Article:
September 23, 2020

Monarchs and Milkweed

Monarch MigrationYou might not get to Mexico this winter, but if you plant some milkweed, you can help a Monarch Butterfly get there.

With their bright orange and black wings, monarchs are one of the most easily recognizable butterflies in the U.S. and Canada.  But where do they come from?  The monarch in your garden is like a long-haul trucker stopping for a meal.  This little creature travels hundreds or thousands of miles in its lifetime.  You can be part of this incredible journey by planting milkweed, the one plant absolutely essential to the monarch’s life-cycle.  See the video at the bottom of this post for more information.

Monarchs are well known for their long-distance migration.  Each fall, they fly thousands of miles on their delicate wings to ancestral roosting sites, where they spend the winter months semi-dormant in large colonies.  Western monarchs migrate to dozens of locations along the California coast, where they cluster in native trees and in the ubiquitous non-native eucalyptus.

East of the Rockies, monarchs make a more dramatic migration.  They fly from southern Canada and the northern United States all the way down to a handful of sites in the mountains of Mexico, where they roost in the millions.  It’s breathtaking to see so many monarchs in the trees that their collective weitht sometimes breaks branches, and to hear the sound of millions of butterfly wings when the monarchs take flight to sip from puddles.

One of the most fascinating aspects of this migration is that it takes place over several generations.  The last generation of the summer hatches at the northern limit of monarch range.  That generation delays sexual maturity and, triggered by the changing season, begins the 3,000 mile journey to Mexico, where it spends the winter.  In early March these butterflies reach sexual maturity and head north, mating as they go.  Some get as far as southern Texas, where the females lay eggs and die.  The next generation hatches and, after completing metamorphosis, heads north and east and repeats the process.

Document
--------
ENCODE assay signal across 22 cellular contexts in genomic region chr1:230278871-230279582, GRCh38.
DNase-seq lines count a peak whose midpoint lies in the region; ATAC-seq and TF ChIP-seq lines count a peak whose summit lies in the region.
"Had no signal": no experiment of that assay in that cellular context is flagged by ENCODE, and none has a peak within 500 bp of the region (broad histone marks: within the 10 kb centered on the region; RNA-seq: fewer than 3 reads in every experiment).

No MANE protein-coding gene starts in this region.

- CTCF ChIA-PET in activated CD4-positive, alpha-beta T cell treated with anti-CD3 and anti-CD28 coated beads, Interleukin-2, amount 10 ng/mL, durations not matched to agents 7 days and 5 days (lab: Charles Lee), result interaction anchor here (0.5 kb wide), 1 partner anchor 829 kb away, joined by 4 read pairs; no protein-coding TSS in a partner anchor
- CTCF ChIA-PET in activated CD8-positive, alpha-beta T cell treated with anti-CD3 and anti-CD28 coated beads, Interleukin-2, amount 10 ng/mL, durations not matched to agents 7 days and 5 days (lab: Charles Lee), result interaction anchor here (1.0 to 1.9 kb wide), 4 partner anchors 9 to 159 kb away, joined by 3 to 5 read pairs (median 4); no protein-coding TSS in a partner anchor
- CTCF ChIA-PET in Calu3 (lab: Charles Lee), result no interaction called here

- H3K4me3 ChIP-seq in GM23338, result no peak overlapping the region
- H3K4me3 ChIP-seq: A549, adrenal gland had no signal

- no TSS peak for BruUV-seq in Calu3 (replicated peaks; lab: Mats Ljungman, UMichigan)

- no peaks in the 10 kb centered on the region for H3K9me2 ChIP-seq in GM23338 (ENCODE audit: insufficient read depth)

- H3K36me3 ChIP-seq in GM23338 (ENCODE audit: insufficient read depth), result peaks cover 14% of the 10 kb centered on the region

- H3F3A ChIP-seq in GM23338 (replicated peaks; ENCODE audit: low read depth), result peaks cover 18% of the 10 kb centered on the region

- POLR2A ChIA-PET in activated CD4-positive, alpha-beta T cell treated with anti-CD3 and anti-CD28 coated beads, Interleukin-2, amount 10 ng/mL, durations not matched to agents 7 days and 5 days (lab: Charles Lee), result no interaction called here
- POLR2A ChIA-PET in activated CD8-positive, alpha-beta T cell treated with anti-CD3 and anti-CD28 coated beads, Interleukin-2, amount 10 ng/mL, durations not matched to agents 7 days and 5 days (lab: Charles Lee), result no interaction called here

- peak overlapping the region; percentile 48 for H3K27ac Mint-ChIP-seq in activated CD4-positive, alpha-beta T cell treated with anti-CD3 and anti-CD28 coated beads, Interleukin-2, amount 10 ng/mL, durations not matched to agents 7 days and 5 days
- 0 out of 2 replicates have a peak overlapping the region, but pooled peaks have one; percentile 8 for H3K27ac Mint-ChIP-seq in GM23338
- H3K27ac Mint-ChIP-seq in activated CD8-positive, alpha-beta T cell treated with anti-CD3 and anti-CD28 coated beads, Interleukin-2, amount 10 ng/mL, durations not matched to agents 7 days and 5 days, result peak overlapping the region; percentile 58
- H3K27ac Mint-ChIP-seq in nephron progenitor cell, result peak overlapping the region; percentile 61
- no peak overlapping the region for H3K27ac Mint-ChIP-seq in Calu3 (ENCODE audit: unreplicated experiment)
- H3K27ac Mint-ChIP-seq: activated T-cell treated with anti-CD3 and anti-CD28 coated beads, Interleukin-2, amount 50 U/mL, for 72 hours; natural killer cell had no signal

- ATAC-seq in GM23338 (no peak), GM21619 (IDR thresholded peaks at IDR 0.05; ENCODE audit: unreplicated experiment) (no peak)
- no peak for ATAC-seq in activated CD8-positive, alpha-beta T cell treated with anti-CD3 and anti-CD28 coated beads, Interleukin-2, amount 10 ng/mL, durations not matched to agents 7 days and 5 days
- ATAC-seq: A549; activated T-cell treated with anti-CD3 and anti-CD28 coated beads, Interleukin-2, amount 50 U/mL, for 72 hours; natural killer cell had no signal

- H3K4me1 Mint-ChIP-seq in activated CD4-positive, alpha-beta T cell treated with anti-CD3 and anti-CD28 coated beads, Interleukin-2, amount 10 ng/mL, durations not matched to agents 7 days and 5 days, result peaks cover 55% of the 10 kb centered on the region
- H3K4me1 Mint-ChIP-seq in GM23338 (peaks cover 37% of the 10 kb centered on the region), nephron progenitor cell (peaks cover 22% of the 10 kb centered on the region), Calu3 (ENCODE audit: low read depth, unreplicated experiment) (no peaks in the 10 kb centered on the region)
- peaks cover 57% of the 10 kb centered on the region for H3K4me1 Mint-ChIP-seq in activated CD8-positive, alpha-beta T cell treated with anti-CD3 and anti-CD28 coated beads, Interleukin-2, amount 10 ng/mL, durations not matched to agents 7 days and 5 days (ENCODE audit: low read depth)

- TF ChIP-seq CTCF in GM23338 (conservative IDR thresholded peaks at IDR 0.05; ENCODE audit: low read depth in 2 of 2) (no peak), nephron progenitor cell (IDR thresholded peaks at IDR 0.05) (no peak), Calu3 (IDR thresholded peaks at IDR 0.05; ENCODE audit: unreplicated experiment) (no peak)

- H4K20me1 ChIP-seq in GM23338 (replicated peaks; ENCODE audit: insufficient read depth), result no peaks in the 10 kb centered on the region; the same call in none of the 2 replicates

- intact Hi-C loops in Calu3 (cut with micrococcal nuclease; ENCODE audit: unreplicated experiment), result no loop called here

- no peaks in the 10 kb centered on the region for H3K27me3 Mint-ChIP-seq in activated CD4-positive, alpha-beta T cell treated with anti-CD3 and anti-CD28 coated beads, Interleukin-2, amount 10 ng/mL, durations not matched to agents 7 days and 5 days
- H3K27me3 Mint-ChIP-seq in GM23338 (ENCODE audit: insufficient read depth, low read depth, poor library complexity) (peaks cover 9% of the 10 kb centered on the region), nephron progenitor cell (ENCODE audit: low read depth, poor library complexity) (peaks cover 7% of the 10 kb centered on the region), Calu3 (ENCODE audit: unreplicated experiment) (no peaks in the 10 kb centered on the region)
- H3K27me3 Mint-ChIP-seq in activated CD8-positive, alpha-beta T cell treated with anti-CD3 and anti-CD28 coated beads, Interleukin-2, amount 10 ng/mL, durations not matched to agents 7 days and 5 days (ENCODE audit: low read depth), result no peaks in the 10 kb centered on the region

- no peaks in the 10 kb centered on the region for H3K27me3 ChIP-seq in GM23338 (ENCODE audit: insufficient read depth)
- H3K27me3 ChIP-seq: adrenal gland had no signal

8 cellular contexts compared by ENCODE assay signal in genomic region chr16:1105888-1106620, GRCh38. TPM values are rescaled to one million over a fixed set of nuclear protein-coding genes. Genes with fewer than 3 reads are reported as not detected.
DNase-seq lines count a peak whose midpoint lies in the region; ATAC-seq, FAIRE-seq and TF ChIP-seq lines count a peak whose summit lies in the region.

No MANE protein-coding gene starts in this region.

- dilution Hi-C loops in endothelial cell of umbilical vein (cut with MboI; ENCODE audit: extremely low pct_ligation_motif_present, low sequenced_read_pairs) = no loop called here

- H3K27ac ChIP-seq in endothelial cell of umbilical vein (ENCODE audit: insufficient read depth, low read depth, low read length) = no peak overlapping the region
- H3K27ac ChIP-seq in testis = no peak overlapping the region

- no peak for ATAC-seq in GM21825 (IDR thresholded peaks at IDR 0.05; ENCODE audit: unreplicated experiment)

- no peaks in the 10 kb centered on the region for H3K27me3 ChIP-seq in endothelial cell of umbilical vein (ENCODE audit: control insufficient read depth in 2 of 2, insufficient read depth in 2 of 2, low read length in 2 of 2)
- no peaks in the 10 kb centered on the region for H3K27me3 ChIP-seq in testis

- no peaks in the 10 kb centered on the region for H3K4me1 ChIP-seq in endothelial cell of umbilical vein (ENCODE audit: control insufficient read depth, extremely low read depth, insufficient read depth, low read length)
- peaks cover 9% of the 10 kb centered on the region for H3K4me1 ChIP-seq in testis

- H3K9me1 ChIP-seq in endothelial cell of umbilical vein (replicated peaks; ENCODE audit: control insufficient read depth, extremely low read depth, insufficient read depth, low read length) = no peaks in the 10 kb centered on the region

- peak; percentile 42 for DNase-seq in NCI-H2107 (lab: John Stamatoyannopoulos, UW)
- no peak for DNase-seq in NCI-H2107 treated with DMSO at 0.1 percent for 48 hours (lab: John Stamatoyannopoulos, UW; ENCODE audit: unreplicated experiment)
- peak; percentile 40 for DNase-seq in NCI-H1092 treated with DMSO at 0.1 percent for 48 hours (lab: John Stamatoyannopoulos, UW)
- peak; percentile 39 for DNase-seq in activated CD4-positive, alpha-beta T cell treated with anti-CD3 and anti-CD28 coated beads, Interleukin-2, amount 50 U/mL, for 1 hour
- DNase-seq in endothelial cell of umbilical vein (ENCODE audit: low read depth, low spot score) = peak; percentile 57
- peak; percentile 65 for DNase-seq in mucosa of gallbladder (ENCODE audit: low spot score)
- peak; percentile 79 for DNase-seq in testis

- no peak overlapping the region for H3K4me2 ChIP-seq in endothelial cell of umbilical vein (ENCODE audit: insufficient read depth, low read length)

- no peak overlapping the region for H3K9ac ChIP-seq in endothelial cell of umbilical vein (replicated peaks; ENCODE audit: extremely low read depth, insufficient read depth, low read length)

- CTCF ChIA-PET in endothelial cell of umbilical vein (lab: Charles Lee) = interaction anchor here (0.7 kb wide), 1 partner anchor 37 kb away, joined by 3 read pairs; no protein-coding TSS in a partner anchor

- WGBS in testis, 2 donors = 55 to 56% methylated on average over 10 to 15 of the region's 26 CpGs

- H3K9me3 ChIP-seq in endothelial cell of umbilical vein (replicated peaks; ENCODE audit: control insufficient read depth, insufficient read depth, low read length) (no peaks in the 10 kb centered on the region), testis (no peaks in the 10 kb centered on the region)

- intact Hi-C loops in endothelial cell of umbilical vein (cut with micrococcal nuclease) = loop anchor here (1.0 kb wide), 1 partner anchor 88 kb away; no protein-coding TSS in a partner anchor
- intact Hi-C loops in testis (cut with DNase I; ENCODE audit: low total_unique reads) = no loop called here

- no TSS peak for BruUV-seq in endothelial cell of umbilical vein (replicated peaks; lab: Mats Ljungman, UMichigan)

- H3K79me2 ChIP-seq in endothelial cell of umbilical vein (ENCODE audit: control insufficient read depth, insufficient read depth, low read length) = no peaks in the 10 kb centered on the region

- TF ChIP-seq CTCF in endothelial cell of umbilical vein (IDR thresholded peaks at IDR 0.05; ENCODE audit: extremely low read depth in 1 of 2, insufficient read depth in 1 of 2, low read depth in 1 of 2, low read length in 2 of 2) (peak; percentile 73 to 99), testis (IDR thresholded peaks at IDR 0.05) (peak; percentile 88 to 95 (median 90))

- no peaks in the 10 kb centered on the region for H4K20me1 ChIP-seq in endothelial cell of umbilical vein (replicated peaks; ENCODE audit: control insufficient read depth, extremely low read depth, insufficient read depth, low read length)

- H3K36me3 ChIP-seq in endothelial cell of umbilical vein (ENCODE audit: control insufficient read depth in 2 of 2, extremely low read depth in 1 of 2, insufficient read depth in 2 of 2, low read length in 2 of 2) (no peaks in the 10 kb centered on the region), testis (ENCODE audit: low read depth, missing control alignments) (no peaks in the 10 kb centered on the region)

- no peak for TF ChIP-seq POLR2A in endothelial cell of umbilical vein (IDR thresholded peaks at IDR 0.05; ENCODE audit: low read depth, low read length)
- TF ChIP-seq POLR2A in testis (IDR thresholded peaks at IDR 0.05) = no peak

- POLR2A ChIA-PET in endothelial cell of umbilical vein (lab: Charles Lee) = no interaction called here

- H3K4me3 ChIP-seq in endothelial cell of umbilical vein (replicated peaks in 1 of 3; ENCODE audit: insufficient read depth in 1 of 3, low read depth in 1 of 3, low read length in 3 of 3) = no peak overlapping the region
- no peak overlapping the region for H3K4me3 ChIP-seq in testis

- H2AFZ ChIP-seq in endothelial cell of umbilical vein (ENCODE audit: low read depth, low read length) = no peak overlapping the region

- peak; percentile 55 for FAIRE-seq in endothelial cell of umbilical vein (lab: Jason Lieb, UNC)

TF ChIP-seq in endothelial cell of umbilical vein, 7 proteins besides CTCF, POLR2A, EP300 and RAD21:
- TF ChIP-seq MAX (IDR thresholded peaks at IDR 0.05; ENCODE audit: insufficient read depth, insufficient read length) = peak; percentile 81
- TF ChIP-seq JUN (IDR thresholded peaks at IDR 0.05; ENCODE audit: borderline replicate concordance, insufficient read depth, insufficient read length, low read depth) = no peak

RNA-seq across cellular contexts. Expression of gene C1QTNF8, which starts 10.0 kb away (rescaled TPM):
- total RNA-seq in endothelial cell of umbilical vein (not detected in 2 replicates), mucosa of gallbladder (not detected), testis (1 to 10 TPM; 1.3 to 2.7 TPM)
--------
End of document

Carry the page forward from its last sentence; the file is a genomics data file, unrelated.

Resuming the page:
Over three or four more generations, monarchs repopulate the rest of the continent easy of the Rockies, until the last generation of the season begins the southern migration again.  A similar, thought shorter, migration happens west of the Rockies as Monarchs overwintering in California head north.

Understanding the Milkweed Connection

Butterfly gardens must provide food for both adults and caterpillars.  Monarch caterpillars feed exclusively on milkweed, a double-duty plant that also serves as a nectar source for adult butterflies.  Milkweed has a sap that contains alkaloids, which make the insects taste bad to birds and other predators.  The striking coloration of the monarch evolved as a warning that tells predators, “Don’t eat me; I taste bad.”

Start your monarch garden by planting milkweed species such as swamp milkweed (Asclepias incarnata, butterfly weed (A. asperula), and common milkweed (A. syriaca).  If possible, choose a species that’s native to your region.  Plant native perennials to provide nectar from spring through fall.  Because monarchs migrate, late-season nectar is particularly important.  Good choices include coneflowers (Echinacea spp.), ironweed (Vernonia spp.), Joe Pye Weed (Eupatorium fistulosum), sedum (Sedum spp.), and verbena (Verbena spp.).  Commercial nectar is also available along with butterfly feeders specially made to provide a quick meal to migrating butterflies.

Add some dense shrubs where the butterflies can hide from hard rains and strong winds or a butterfly house Avoid insecticides, which can kill butterflies.  Then sit back and wait for these orange and black beauties to arrive.

Note: Avoiding Butterfly Bush

Butterfly bush (Baddleia spp.) has long been a staple for gardeners trying to attract butterflies, and there is no doubt that butterflies find the shrub irresistible.  An import from Asia, butterfly bush comes in many colors and grows in a variety of conditions.  Beware however, butterfly bush has become invasive in some parts of the country, notably the Pacific Northwest and Mid-Atlantic region.  Choose native perennials and flowering shrubs instead.

Click the link below for an interesting video from the New York Times.

Monarchs and Migration

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